This is a small example of the equation formatting abilities of TeX. Many more elaborate equations can be flawlessly typeset.
What's the difference between TeX and LaTeX?
Another good question. I'm glad you asked. LaTeX is like a layer on top of TeX. With TeX you have control over everything. It's like a low-level programming language. LaTeX has much more convenient commands and features to make document-generation easier. LaTeX
provides advanced features like automatic bibliographies, tables of contents, chapter and section numbering, and indices.
There are two flavors of LaTeX: old LaTeX and LaTeX2e. The latter is a more advanced rewrite of the LaTeX standard. I suggest when you install TeX/LaTeX that you stick to LaTeX2e.
How do I install these programs?
Eberhard Mattes, the man responsible for EMX, the GCC port to OS/2 and the EMACS port, also ported a version of TeX called (appropriately) EMTeX. This is a very slick version of TeX. In fact, it's a bit smoother than the version of TeX that I have running under Linux. Installation is rather painless if you follow the instructions carefully, and configuring everything is an easy task.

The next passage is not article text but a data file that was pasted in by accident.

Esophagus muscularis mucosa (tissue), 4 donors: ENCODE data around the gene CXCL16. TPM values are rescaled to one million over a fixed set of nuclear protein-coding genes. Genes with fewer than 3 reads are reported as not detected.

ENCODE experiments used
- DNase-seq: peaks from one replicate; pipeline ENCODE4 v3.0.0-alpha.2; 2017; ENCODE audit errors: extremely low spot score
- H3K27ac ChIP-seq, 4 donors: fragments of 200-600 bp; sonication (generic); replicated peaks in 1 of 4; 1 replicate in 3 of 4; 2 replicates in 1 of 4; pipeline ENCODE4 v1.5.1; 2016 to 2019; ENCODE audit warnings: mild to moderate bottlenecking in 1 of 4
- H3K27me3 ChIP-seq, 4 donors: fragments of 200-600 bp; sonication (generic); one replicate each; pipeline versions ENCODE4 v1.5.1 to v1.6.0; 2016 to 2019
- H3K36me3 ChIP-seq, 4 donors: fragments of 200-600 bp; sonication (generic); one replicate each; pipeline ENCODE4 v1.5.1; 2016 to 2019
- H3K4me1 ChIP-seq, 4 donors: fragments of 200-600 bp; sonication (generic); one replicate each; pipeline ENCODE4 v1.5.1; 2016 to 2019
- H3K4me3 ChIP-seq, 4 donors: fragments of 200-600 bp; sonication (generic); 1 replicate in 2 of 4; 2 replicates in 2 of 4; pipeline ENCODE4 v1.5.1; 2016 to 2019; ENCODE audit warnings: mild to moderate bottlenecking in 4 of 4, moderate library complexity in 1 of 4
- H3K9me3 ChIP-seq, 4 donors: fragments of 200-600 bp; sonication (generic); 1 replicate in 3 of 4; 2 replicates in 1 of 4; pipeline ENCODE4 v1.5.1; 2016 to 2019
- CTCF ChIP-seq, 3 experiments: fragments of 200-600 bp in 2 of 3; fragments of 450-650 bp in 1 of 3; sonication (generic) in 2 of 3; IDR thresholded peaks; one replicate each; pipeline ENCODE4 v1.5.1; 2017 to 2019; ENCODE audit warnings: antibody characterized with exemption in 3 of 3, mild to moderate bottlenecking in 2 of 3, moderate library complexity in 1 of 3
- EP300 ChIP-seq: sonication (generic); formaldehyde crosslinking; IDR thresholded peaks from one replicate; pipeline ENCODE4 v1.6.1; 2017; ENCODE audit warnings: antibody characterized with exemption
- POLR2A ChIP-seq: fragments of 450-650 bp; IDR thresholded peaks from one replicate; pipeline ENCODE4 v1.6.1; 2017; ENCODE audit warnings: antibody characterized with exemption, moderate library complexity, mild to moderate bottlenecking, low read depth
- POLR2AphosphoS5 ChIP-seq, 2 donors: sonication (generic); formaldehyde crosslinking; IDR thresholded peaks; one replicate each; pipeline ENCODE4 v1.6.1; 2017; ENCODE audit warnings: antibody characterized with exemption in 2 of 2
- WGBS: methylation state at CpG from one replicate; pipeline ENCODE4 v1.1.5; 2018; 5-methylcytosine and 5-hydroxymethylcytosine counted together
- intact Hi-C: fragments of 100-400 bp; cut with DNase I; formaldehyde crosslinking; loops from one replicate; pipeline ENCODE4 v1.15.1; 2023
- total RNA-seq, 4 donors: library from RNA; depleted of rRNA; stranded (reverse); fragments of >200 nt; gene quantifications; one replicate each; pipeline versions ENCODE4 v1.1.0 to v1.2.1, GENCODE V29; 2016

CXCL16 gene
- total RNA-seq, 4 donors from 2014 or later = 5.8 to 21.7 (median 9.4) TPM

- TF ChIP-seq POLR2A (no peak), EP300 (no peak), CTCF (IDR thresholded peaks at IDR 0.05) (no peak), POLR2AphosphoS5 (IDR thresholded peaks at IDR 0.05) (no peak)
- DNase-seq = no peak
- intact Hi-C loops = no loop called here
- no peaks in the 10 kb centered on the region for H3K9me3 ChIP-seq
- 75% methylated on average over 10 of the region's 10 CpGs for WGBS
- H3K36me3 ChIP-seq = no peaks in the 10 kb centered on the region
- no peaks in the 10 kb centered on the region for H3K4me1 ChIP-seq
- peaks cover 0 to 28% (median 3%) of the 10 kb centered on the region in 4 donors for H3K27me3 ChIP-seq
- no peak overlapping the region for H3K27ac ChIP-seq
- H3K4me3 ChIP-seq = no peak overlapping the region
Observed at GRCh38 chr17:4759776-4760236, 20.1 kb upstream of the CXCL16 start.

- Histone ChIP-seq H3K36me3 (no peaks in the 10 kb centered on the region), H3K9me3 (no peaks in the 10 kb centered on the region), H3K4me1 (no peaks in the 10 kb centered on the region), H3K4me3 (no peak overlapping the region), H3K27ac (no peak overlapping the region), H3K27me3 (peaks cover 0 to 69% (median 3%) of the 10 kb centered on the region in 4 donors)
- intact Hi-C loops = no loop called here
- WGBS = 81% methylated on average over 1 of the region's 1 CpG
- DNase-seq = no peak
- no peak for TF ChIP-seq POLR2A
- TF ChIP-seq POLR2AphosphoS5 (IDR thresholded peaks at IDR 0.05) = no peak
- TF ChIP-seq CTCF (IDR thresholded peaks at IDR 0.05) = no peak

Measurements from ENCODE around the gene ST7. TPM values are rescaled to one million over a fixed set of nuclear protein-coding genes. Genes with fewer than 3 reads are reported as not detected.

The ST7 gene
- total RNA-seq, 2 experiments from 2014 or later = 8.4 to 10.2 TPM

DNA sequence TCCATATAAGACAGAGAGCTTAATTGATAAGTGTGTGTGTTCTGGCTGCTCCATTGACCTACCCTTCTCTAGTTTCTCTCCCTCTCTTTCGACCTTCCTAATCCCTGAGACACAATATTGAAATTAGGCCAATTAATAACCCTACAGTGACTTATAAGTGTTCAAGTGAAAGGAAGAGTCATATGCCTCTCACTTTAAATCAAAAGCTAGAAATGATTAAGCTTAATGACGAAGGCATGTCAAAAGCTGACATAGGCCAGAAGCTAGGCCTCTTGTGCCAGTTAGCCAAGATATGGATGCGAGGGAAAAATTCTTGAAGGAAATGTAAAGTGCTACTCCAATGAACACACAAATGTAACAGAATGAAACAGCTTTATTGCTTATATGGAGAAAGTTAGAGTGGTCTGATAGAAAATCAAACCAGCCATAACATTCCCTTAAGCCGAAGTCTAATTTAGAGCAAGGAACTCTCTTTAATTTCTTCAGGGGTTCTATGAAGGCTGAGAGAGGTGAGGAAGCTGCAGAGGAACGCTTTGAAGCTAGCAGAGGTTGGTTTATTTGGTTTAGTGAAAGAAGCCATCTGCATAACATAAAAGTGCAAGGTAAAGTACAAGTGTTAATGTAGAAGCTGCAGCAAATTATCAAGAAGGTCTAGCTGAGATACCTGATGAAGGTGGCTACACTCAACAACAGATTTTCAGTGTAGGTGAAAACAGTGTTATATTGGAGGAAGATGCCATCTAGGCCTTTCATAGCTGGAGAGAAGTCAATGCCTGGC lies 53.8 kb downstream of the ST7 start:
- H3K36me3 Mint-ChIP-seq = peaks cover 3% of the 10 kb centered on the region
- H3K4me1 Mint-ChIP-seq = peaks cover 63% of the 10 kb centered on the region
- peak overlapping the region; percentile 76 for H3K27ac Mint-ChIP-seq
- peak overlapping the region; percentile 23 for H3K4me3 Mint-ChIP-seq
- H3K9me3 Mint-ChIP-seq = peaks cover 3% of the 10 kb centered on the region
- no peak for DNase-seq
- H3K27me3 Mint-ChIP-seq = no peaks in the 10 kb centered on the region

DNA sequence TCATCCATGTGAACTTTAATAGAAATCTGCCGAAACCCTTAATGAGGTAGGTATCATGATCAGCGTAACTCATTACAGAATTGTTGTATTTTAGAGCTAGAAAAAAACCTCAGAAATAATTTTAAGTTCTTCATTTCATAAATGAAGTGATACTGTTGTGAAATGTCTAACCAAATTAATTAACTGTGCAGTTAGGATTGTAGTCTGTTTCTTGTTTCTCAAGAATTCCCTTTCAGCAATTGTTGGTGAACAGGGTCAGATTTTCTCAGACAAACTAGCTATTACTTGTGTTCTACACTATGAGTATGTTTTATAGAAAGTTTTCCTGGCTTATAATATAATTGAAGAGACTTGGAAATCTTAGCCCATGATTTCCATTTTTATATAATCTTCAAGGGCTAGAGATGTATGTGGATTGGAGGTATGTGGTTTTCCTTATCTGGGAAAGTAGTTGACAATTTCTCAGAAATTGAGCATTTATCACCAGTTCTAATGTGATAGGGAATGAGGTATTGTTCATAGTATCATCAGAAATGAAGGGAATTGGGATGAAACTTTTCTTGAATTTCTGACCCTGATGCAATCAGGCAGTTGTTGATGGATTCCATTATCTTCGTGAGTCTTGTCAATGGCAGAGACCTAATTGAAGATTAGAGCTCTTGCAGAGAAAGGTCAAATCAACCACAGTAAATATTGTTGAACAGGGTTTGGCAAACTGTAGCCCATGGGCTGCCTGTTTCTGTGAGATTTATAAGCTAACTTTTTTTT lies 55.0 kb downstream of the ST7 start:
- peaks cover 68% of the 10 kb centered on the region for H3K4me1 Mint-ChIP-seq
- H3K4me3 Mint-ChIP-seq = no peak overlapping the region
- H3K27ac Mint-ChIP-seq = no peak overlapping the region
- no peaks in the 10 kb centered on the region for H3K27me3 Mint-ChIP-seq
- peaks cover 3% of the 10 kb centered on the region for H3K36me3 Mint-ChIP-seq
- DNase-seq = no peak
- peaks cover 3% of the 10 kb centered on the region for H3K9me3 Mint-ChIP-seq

Once again, the Hobbes Archive is the best place to start. Check out the /unix/tex/emtex directory first. There you will find the README.ENG and
Assuming you have already read my other articles and installed EMX, GCC and EMACS, this installation should not be difficult.
There are some programs which will make EMTeX ever simpler to use:
In addition, I strongly suggest the following two books for learning LaTeX:
- PMTeX (ZIP, 50k) is a small OS/2 PM utility which will load a TeX file, load your favorite editor, "compile" the file with TeX and launch the PM TeX viewer or send the finished document to a printer.
- AUCTeX (ZIP, 318k) is a large collection of EMACS Lisp files which allow you to do everything from within EMACS. I cannot tell you how wonderful this package is! Needless to say, it easily falls in my top ten list of "most important utilities". For those of you who have already started working with EMACS, "c-hm" gives you a help screen that describes the basic commands in LaTeX (or TeX or BiBTeX) mode. Be warned: install this one carefully and follow all the instructions.